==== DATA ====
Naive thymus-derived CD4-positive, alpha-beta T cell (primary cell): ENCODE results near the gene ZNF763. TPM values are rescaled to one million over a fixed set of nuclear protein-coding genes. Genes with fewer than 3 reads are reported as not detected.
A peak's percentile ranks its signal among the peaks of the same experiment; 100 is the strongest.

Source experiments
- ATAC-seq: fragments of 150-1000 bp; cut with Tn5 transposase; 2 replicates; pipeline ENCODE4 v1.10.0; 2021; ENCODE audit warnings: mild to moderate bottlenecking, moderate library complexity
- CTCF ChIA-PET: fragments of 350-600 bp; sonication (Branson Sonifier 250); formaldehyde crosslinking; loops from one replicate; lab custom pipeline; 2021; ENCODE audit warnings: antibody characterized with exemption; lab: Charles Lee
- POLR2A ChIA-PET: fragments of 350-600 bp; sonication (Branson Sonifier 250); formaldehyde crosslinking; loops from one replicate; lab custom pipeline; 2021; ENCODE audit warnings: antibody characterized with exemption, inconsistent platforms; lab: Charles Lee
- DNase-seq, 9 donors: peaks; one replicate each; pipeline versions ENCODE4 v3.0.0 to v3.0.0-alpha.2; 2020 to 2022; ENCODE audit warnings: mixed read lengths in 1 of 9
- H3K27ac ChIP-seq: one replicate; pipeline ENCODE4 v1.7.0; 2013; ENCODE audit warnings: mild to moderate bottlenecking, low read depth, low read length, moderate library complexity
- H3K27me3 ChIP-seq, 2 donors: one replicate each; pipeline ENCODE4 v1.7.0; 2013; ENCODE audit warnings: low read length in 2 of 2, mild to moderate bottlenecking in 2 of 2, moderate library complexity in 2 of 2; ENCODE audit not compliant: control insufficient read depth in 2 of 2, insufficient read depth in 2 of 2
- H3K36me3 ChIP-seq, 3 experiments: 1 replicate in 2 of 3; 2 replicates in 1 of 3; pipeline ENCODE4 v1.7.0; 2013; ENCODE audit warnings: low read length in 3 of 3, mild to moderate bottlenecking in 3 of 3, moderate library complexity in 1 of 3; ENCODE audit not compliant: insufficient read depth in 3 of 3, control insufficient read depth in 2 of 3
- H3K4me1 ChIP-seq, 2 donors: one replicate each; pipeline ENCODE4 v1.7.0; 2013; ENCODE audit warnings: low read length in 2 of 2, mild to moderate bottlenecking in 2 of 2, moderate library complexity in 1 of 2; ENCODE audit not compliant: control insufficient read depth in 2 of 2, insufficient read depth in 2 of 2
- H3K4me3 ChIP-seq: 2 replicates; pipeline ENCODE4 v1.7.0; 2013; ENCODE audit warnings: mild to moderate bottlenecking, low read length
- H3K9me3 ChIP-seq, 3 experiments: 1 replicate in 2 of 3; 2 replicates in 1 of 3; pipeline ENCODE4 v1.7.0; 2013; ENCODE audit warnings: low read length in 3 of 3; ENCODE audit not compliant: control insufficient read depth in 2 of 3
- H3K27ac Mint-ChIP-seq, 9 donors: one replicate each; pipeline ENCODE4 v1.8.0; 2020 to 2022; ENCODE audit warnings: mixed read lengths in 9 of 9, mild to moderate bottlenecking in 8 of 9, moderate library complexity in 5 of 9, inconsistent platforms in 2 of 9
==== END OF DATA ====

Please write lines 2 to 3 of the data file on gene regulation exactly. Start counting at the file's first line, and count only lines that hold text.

A peak's percentile ranks its signal among the peaks of the same experiment; 100 is the strongest.

Source experiments